Step-by-step Guide to Growing Chicory
Cichorium intybus (tarn. Compositae) Perennial, grown as an annual Sowing to harvesting time: 26-29 weeks from sowing to lifting the roots, which are then stored and forced at intervals during winter and spring.
Size: leaves grow to a height of 25-30 cm (10-12”) in the first year, when harvested green; chicons (blanched shoots) 12.5- cm (5-9”) long.
Yield: 12-15 plants per 3 m (10’) row; each yielding 125 g (4 oz).
A fresh, crispy vegetable harvested in winter and early spring,is becoming increasingly popular as an unusual, easy-to-grow, and delicious crop. Its blanched creamy white, tightly packed shoots, called ‘chicons’, are a real delicacy, and are available to the home grower for very little outlay in time or money. Occasionally, you can buy this vegetable from luxury food shops, but only at prohibitive prices. However, if you grow chicory, for the cost of a packet of seeds you can have heavy crops of fat chicons over a period of several months, at a time of the year when fresh vegetables are especially appreciated.
Although it is most widely known for its blanched chicons, chicory is harvested in a variety of ways, from summer onwards. At first, its unblanched green leaves, which resemble those of a dandelion, are picked and either used fresh in salads or cooked and eaten like. In autumn the roots are lifted and stored for forcing chicons through the winter. Lastly, the roots of some varieties can be cut up, roasted, and ground for use as a coffee substitute, or blended with coffee to give a pleasantly bitter taste to the drink. In these days, with coffee so expensive, growing crops of chicory root for this purpose can be a real money-saver. Usually varieties which are grown for their roots have less tasty leaves than those grown for chicons, but there is one variety, Belgian Witloof, which can be used both as a vegetable and as a coffee substitute.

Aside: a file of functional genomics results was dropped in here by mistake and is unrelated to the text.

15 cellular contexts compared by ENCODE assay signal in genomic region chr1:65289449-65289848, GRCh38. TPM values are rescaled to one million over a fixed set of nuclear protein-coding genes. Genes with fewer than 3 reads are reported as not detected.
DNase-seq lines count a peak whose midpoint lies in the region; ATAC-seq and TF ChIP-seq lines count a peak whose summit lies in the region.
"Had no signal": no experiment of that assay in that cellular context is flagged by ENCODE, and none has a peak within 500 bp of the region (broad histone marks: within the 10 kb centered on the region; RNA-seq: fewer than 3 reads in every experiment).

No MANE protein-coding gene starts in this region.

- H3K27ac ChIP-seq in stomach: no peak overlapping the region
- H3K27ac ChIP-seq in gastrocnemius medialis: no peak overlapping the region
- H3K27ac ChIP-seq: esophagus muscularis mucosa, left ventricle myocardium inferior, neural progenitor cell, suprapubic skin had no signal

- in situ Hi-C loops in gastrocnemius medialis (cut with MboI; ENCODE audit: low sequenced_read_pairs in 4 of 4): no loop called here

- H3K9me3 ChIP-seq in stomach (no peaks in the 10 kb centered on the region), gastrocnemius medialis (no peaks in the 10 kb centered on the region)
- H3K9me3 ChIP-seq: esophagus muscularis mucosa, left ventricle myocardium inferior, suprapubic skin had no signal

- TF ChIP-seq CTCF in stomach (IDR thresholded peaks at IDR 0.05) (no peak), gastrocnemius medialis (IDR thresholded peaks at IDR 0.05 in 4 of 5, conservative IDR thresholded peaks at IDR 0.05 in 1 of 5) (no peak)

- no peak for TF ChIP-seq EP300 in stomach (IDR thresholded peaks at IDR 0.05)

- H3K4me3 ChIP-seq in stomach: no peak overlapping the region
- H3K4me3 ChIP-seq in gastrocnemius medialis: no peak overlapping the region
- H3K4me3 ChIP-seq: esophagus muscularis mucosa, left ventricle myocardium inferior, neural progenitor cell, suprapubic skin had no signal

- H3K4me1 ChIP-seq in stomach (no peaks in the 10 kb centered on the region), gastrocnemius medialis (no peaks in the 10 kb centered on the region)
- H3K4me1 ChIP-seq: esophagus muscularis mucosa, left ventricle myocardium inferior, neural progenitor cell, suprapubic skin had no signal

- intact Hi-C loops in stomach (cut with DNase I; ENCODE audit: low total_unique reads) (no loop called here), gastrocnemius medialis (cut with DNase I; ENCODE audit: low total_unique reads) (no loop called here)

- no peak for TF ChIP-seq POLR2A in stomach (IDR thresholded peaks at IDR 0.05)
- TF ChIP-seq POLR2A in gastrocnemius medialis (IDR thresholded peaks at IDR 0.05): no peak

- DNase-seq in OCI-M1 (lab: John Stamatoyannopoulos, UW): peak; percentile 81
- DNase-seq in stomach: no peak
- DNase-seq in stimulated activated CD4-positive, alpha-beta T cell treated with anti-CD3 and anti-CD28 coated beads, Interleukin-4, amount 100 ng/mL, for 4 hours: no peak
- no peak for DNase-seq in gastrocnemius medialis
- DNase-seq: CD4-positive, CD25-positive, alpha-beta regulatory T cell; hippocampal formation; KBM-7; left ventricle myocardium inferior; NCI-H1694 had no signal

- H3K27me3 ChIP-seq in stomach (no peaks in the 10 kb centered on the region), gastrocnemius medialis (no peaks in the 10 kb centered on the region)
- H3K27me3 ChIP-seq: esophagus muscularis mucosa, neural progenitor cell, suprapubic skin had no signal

Sugar Loaf chicory is a third, and quite distinct, variety. In autumn it produces a very close head of inwardly curled leaves, a bit like a Chineseor pale cos in appearance. Because it can stand a moderate degree of frost, it is a valuable asset to the winter vegetable garden. It makes a very pleasant salad at a time when lettuce has to either be grown in artificially heated conditions or bought from the shops at top winter prices.
The chicory plant is a hardy perennial, and its bright blue, daisy-like flowers can often be seen in the countryside, particularly on chalky soils. Do not, however, dig up wild chicory and attempt to blanch it or use the roots for essence of chicory; it is a poor substitute for a named variety, and is bound to give disappointing results.
Many people are put off by the fact that blanching is necessary before chicons can be produced. This is not at all difficult, and can be done in very little space. A bit of room in an airing cupboard, attic or warm cellar is all you need. Alternatively, under the greenhouse staging is another out-of-the-way place which can be put to good use. Once the roots have been prepared and packed into boxes or pots (both very simple operations) there is nothing left to do but harvest the chicons a few weeks later.
Suitable site andAn open site with not too much shade is ideal; make sure it is well away from overhanging trees. The best soil for growing chicory is a light but reasonably fertile one, which is at least 60 cm (2’) deep. Avoid badly drained soils, and shallow or stony ones, which cause the roots to fork. During the autumn before sowing the following spring, double dig the soil, working in plenty of well-rotted manure or garden , so that it is completely absorbed during winter. Soil which has been manured for a previous crop will only need light forking over before planting.
Chicory is found growing wild on chalky soils, and prefers an alkaline soil. If your soil is acid, work in carbonate of lime (chalk) a week or two before sowing; the rate will depend on the pH of your.